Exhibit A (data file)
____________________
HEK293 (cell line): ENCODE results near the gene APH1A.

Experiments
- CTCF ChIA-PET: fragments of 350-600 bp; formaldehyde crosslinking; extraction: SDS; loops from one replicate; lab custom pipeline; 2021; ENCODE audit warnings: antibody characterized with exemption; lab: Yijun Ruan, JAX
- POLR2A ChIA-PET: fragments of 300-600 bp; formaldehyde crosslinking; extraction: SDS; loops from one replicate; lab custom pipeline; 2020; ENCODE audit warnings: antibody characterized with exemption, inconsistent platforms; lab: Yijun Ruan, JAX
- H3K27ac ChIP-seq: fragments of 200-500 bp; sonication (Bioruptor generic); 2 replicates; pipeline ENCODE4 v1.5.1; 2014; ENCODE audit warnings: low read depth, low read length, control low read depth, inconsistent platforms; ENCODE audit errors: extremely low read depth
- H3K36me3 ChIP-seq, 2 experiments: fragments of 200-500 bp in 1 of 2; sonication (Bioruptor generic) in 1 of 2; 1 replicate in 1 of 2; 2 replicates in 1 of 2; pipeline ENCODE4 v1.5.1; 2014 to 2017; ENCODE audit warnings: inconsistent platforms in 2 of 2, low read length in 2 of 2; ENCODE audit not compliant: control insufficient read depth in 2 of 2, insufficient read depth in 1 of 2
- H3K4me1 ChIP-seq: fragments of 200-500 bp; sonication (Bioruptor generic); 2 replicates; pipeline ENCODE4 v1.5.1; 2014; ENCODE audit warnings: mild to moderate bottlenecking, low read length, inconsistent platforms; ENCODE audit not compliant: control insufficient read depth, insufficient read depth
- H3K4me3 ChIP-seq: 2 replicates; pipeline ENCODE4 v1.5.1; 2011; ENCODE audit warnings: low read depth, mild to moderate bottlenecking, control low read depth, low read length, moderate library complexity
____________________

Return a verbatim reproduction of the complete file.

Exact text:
HEK293 (cell line): ENCODE results near the gene APH1A.

Experiments
- CTCF ChIA-PET: fragments of 350-600 bp; formaldehyde crosslinking; extraction: SDS; loops from one replicate; lab custom pipeline; 2021; ENCODE audit warnings: antibody characterized with exemption; lab: Yijun Ruan, JAX
- POLR2A ChIA-PET: fragments of 300-600 bp; formaldehyde crosslinking; extraction: SDS; loops from one replicate; lab custom pipeline; 2020; ENCODE audit warnings: antibody characterized with exemption, inconsistent platforms; lab: Yijun Ruan, JAX
- H3K27ac ChIP-seq: fragments of 200-500 bp; sonication (Bioruptor generic); 2 replicates; pipeline ENCODE4 v1.5.1; 2014; ENCODE audit warnings: low read depth, low read length, control low read depth, inconsistent platforms; ENCODE audit errors: extremely low read depth
- H3K36me3 ChIP-seq, 2 experiments: fragments of 200-500 bp in 1 of 2; sonication (Bioruptor generic) in 1 of 2; 1 replicate in 1 of 2; 2 replicates in 1 of 2; pipeline ENCODE4 v1.5.1; 2014 to 2017; ENCODE audit warnings: inconsistent platforms in 2 of 2, low read length in 2 of 2; ENCODE audit not compliant: control insufficient read depth in 2 of 2, insufficient read depth in 1 of 2
- H3K4me1 ChIP-seq: fragments of 200-500 bp; sonication (Bioruptor generic); 2 replicates; pipeline ENCODE4 v1.5.1; 2014; ENCODE audit warnings: mild to moderate bottlenecking, low read length, inconsistent platforms; ENCODE audit not compliant: control insufficient read depth, insufficient read depth
- H3K4me3 ChIP-seq: 2 replicates; pipeline ENCODE4 v1.5.1; 2011; ENCODE audit warnings: low read depth, mild to moderate bottlenecking, control low read depth, low read length, moderate library complexity